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Bell goes to court to stop VMedia from broadcasting their channels over the internet

Bell Media has sent a cease and desist letter threatening legal action if VMedia, a small Canadian internet and IPTV provider, does not remove Bell’s signals from a VMedia service that streams live TV over the internet.

“This is the real deal,” VMedia’s George Burger says. “They’ve threatened an injunction against us.”

“Please be advised that Bell Media has not authorized and does not authorize the distribution or retransmission by [VMedia] of any of its broadcast signals or speciality services, including but not limited to the CTV and CTV TWO signals” Bell’s letter to VMedia dated Sept. 29 reads.

“We therefore demand that VMedia immediately cease distributing or retransmitting any of Bell Media’s broadcast signals, speciality services or copyrighted programs.”

“If this is not done by done by 11:59 pm ET on September 30th, 2016, Bell intends to take further action,” the letter says.

When asked for comment, spokeswoman for Bell said the company will seek a court injunction to stop VMedia.

“VMedia is distributing CTV and CTV Two signals outside of its licensed broadcast business and without Bell Media’s consent,” Emily Young Lee said. “It’s a clear copyright violation, and we asked them to stop. They refused, so we’re asking for a court injunction to end the copyright infringement.”

‘Skinny Basic’ app

At issue is VMedia’s new service which offers a so-called Skinny Basic cable package through a Roku app.

The Roku TV and streaming video player has been available in the U.S. and Canada for a while now.  Much like Apple TV or Google’s Chromecast, it allows users to stream content from the internet on their television.

Earlier this month, VMedia started offering its Skinny Basic cable package through a Roku app for a cost of $17.85 per month. The subscription does not require a specific VMedia internet subscription.

It means that anyone with a Roku player and their own internet subscription can have access to 20 live television channels, including CTV, CBC, Global, as well as U.S. networks ABC, CBS, NBC, Fox, and PBS.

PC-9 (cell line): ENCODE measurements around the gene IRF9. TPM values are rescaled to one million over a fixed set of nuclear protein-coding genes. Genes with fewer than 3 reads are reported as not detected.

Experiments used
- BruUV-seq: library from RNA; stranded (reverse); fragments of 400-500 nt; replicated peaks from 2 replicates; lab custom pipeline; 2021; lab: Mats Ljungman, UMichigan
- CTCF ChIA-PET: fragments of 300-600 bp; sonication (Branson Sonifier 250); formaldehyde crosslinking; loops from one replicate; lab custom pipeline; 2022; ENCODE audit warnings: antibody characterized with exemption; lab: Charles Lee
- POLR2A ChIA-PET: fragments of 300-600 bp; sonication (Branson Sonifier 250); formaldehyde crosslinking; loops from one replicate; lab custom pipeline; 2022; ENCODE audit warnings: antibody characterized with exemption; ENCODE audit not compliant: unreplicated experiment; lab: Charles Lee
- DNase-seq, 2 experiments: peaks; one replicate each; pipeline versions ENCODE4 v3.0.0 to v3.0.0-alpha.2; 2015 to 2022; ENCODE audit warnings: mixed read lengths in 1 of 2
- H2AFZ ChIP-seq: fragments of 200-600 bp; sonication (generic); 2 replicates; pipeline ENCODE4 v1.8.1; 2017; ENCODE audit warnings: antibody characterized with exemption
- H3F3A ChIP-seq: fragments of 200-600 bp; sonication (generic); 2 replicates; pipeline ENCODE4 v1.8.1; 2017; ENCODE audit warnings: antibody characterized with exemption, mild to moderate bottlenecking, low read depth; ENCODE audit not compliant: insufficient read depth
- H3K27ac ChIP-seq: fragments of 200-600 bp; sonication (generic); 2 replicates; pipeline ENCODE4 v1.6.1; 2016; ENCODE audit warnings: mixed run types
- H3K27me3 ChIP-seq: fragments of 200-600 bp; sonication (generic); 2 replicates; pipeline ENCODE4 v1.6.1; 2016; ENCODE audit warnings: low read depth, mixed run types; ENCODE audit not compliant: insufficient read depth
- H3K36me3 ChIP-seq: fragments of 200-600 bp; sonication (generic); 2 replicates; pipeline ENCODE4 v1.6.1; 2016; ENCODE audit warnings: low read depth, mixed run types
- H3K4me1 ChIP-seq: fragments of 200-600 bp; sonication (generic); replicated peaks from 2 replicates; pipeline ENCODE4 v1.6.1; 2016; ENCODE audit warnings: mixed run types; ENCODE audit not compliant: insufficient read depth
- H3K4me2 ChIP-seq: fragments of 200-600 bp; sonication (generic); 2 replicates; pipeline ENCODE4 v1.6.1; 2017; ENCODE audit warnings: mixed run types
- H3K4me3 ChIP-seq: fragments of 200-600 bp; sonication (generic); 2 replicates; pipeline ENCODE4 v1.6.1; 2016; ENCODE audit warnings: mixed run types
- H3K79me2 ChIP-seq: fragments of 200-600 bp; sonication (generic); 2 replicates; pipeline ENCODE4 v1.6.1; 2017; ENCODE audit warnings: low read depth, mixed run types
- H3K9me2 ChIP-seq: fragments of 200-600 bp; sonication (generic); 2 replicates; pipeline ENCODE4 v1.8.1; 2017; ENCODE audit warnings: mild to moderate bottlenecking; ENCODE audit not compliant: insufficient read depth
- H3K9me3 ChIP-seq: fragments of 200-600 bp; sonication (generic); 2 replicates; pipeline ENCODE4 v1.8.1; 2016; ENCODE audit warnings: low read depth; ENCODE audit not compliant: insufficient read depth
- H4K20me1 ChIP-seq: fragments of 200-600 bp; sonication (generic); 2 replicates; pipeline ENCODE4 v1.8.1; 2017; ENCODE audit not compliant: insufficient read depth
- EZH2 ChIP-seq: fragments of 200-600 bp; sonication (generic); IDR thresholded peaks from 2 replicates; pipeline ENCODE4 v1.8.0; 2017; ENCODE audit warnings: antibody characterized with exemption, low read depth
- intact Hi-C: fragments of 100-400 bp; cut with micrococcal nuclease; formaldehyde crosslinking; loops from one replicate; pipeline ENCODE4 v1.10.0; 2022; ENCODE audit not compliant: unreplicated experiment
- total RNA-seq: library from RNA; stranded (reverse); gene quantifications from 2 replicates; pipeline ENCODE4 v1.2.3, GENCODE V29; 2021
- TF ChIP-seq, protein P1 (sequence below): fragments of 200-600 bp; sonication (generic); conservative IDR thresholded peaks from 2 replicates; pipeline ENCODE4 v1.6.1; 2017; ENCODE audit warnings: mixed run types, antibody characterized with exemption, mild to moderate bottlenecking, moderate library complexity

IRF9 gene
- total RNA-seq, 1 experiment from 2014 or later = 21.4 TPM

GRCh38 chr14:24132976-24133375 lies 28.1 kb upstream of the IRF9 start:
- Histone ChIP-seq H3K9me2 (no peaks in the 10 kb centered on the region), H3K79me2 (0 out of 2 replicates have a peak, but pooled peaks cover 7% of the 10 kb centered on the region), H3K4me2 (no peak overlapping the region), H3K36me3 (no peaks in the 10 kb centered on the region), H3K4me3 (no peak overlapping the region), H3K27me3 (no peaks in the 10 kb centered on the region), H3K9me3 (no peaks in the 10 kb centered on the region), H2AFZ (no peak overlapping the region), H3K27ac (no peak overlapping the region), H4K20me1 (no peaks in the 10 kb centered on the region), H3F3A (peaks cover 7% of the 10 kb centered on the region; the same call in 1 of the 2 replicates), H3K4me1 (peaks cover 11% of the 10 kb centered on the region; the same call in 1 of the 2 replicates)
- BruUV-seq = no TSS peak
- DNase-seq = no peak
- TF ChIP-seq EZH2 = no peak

In its letter to VMedia, Bell contends that because VMedia’s service is offered over the internet — not a private managed network — and does not require a specific VMedia internet connection, the service falls outside of the scope of VMedia’s license as a Broadcasting Distribution Undertaking (BDU).

BDUs like VMedia include cable and satellite services and are generally allowed to retransmit over-the-air and other signals.

“We’re entitled under the Copyright Act to retransmit over the air signals for no cost because we’re a licensed BDU.” says Burger.

Bell disagrees with that assessment, saying in their letter that VMedia is not a “retransmitter” and therefore doesn’t have the right to broadcast that material without the permission of the copyright holder. 

Changing landscape

“ABC and Disney, the most important thing to them is to sell their content,” Burger said.

“In the U.S people who have content are happy to provide that content to Sling.  Which is essentially the same thing that we’re talking about here.”

Sling TV is a service that allows subscribers to watch cable TV channels on their TVs, computers or mobile devices. These are the same channels offered by a cable or satellite TV service, except they’re delivered over the Internet.

The case raises interesting questions about the future of technology and how TV signals are accessed by consumers.  

VMedia contends it shouldn’t matter whether it offers these channels through a VMedia IPTV subscription or via a Roku player over the internet.  

“The Copyright Act is technologically neutral. It shouldn’t matter,” Burger says

Long battle

Even if Bell Media doesn’t manage to win any formal court rulings preventing VMedia from offering its skinny basic package through the Roku App, Bell may still win in the end, VMedia says.

“For us, the prospect of going through litigation like this is really cost prohibitive,” Burger says

“Bell has untold millions of dollars that it can afford to spend on litigation. We’re a startup. We’re trying to find our way to profitability.”